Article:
While Californians face increased fire risk, air pollution, and aging energy infrastructure, Tribal and rural communities remain especially vulnerable. The SAFE project—Smoke, Air, Fire, Energy—is a collaboration between the Blue Lake Rancheria Tribe, the Karuk Department of Natural Resources, and Cal Poly Humboldt’s Schatz Energy Research Center to develop solutions to these challenges.
On March 1, students and faculty, Tribal leaders and community members, and representatives from federal and state agencies gathered at the Blue Lake Rancheria for an all-day SAFE symposium on Rural and Tribal Resilience: Strategies for Action.
The symposium showcased collaborative solutions for community resilience, including the deployment of microgrids and air quality monitoring systems, and integration with prescribed and cultural fire practices. Panel discussions addressed the four prongs of the SAFE project: “Living with Fire and Smoke,” “Safe Air for Everyone,” and “Building Community Energy Sovereignty.” There were also presentations on Women’s TREX—an Indigenous women-in-fire training exchange–and on upcoming microgrid opportunities.
Afternoon roundtable discussions gave all participants the opportunity to problem solve together on topics including offshore wind, broadband internet, air quality, and energy resilience.
For Cal Poly Humboldt students, these discussions provided opportunities to integrate their in-class learning with practical applications. Kyle Wolfe, a student and research assistant with the Environmental Resources Engineering department, was most excited to learn about the Rancheria's microgrids, and how Tribal and state leaders are working together to bring energy sovereignty to more Indigenous communities.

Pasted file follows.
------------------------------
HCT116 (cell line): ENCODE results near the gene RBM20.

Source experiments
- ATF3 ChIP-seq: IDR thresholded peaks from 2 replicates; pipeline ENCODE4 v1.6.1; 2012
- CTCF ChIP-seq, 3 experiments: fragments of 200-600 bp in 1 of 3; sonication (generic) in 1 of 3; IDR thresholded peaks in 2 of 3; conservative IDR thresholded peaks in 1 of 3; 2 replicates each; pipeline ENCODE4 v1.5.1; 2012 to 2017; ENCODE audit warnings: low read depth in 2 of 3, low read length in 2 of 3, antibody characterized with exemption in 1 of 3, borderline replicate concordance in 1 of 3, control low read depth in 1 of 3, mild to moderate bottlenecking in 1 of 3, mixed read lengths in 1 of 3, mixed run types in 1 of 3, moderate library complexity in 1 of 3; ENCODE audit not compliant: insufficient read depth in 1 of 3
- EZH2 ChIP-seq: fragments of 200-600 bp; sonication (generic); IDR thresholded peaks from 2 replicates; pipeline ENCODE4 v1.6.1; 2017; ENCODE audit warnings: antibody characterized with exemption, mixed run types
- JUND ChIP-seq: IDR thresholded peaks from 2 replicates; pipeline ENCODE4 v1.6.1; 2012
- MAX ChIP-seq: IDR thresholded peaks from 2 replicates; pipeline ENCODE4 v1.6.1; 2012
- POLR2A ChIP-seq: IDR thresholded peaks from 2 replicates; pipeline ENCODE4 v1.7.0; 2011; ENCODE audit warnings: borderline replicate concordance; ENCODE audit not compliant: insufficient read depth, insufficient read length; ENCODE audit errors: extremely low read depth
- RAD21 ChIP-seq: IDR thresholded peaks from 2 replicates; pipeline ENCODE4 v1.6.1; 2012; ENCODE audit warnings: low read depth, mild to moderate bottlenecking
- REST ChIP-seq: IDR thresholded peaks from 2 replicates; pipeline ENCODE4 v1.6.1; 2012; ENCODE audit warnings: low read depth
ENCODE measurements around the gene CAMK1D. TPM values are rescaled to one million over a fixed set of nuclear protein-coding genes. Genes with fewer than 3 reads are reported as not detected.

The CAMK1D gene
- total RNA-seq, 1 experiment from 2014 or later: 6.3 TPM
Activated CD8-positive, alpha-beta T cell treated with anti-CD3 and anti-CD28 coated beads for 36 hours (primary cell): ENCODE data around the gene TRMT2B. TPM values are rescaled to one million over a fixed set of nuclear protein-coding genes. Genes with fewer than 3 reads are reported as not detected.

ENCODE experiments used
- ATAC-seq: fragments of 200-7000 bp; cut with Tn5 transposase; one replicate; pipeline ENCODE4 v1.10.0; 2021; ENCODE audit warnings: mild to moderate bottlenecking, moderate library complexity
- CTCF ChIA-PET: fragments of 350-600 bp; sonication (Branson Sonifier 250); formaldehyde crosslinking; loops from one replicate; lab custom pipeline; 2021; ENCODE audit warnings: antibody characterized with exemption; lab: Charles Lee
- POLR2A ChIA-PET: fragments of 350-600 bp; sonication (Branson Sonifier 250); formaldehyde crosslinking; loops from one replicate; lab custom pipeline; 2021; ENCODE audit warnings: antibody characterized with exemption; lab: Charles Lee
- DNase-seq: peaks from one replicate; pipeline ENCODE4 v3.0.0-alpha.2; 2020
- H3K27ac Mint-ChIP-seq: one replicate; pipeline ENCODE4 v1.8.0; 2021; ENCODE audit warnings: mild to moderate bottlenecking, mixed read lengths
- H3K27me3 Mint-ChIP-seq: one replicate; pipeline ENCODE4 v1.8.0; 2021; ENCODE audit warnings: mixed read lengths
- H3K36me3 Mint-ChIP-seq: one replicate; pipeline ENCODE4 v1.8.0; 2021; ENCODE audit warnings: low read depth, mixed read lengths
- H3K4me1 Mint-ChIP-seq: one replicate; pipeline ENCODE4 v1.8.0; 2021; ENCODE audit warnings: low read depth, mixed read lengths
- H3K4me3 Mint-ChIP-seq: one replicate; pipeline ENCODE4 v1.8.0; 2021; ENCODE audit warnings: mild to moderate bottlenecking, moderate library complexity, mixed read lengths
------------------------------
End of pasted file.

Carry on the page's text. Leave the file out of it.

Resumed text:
“I think it's incredibly important to increase the accessibility of independent energy generation and management for these communities,” he added, “so I am thrilled to see pathways being foraged through the SAFE Project,” Wolfe says.
Collaboration is a primary focus of the SAFE project and a main goal of the symposium. Schatz research engineer Carisse Geronimo says: “We aimed to create an inclusive space for collaboration and discussion between all kinds of attendees—including students, Tribal leaders, subject matter experts and policymakers. We wanted to make opportunities for these people to sit next to each other and connect.”
SAFE project manager Tanya Garcia adds that “the success of the event exemplifies the need for more community participatory research and spaces that allow for inclusive dialogues and knowledge sharing.”
For more information about the SAFE Symposium and a collection of resources from the event, visit: https://padlet.com/hguynup/safe-symposium-resource-collection-c8166yq72d31ngjy
The SAFE project is supported by California Strategic Growth Council’s Climate Change Research Program with funds from California Climate Investments—Cap-and-Trade Dollars at Work.